The global pandemic will likely make it easier for Gary Reedy to retire.
Like the rest of the American Cancer Society staff, Covid-19 has forced him to work remotely for more than a year.
That means no emotional goodbyes. No final look at his corner office. No last walk out of the organization’s downtown building across from Centennial Olympic Park
“That would be really, really hard,” Reedy told Atlanta Business Chronicle.
It’s the people he will miss the most, but he hasn’t had much time to dwell on that.
Since announcing his retirement last fall, Reedy has hardly had time for a break. He is working “right up to the last minute” of his April 27 end date, to ensure his successor will be prepared.
Karen Knudsen takes over June 1. She will be the organization’s first female chief executive in its 107-year-history. She is also the first scientific and oncology researcher to serve in the top spot.
Reedy will pass Knudsen a more streamlined organization that came from intentional efficiencies he launched prior to the pandemic, and also as a result of unexpected coronavirus-related cutbacks.
“As I’m finishing up my tenure as CEO, I don’t feel great about the reductions we had to take, that’s one of the toughest things about being a CEO,” Reedy said. “But I feel good about the choices that we made and the way we’re positioned to move forward.”
As his tenure winds down, Reedy said his to-do list is just as full as when he became CEO in 2015. He was already familiar with ACS and its mission: to save lives, celebrate lives and lead the fight for a world without cancer.
Reedy had spent 15 years volunteering for Atlanta’s third-largest nonprofit.
“Volunteers have been a big part of our DNA and how we get the work done,” Reedy said.
One of his goals was to “give the organization back to the volunteers,” all 1.5 million of them. He said by engaging helpers on the ground, the ACS’s programs would be more relevant to the local community, and reflective of the times.
Founded in 1913, the ACS has a rich history in the fight against cancer. But Reedy said moving forward, the nonprofit cannot solely lean on its legacy.
“If we are relevant, if we are demonstrating the impact that we’re having in this fight and people are seeing the benefits of that, then they’ll want to join the fight with us and they’ll want to support us,” said Reedy, who also leads the American Cancer Society Cancer Action Network, an advocacy affiliate.
Covid’s toll on cancer treatment
Like many organizations, before the spread of the coronavirus, ACS had high hopes for 2020, entering the year with a strategic plan and a balanced budget.
But Covid-19 had a “devastating impact on revenue,” Reedy said, reducing it by 30% and causing the organization to cut back on operations and trim as many as 1,000 jobs.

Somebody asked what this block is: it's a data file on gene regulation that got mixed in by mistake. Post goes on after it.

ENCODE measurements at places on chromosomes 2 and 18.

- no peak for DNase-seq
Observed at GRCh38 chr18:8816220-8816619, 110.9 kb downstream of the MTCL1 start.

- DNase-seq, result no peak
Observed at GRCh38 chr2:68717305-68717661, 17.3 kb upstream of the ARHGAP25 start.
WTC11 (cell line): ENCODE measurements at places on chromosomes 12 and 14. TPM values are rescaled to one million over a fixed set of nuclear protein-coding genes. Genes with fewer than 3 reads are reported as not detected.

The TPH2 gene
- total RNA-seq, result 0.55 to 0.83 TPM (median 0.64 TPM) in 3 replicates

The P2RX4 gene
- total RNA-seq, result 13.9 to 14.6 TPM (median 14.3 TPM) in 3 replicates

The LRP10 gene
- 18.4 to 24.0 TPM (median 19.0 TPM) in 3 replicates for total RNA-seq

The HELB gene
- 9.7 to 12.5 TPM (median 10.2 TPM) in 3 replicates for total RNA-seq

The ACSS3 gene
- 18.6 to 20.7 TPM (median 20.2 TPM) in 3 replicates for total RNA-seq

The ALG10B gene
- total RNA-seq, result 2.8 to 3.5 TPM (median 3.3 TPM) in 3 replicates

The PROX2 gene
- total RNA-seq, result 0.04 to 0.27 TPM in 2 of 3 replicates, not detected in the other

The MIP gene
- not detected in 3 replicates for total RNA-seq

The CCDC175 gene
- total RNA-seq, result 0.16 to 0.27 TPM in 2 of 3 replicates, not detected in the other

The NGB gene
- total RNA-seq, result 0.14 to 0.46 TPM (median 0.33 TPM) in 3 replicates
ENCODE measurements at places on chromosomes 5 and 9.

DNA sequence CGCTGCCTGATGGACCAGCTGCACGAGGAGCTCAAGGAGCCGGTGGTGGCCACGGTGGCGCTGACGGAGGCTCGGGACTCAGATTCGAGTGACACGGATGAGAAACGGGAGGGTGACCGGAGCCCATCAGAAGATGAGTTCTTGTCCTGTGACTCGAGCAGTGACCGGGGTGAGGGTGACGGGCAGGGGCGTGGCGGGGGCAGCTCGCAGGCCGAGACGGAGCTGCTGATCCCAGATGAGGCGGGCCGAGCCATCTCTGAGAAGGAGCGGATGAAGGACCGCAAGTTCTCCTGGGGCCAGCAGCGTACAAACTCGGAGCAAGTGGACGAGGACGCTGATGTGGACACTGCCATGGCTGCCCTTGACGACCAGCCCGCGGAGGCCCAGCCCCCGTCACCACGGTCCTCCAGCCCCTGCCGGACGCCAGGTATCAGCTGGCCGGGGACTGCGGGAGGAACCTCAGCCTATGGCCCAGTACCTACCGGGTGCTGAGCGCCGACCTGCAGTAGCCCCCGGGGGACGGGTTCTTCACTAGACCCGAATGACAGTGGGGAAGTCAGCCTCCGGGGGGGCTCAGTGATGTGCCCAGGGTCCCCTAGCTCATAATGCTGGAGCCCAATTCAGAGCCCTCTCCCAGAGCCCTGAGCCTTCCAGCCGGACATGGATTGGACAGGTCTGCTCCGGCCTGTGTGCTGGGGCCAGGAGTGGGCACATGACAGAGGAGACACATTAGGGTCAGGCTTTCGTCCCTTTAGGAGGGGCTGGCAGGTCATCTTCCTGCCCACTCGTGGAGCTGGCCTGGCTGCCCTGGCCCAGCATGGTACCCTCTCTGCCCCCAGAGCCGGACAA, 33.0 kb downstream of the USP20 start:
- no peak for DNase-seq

ACS ended the year with revenue of a little more than $500 million.
Reedy estimates 2021 revenue could reach $600 million.
While forced to focus on financials as CEO, Reedy is clear that the most important metric is the “number of lives we are helping.”
The ACS is the largest, private, nonprofit funder of cancer research in the country. The organization typically funds $100 million annually in cancer research.
But the pandemic cut funding in half and laboratories were put on lockdown.
Researchers are beginning to gradually return to labs, socially distanced, Reedy said, and ACS is ramping up efforts to encourage people to go to the doctor.
“This pandemic is horrible and it has brought a lot of things to a halt, but cancer is not one of them,” Reedy said.
ACS estimates as many as 22 million people have postponed cancer screenings during the past year.
Incidents of breast cancer and colon cancer are expected to increase, leading to as many as 10,000 deaths all tied to delayed care during Covid.
During the past year, the pandemic has shown a spotlight on Atlanta and its concentration of healthcare-related organizations, including the Centers for Disease Control and Prevention, the region’s hub of hospitals and public health nonprofits.
While ACS is known around the world, when Reedy became CEO, one of his goals was to raise awareness of ACS in the organization’s hometown. The society moved from New York to Atlanta in 1989, but it was not as connected to the community as Reedy had hoped. He said he worked to change that.
“The way I look at it, if you don’t engage, it’s kind of your own fault,” he said, adding that Atlanta and its business community are “very engaging and inclusive.”
This time it’s for real
Reedy tried to retire once before, and “failed.”
In 2015, he stepped away from his long-time career at Johnson & Johnson (NYSE: JNJ). About a month after retiring from the pharmaceutical giant, ACS named him CEO.
At age 65, Reedy plans to spend time with family and travel while continuing to live in Atlanta with his wife, Cindy. And Reedy said he will remain involved with ACS.
“I started as a volunteer and I’m going to return to the volunteer ranks,” he said.
Reedy said during the past few weeks he has been working continuously to tie up loose ends before he retires.
He plans to get it right this time.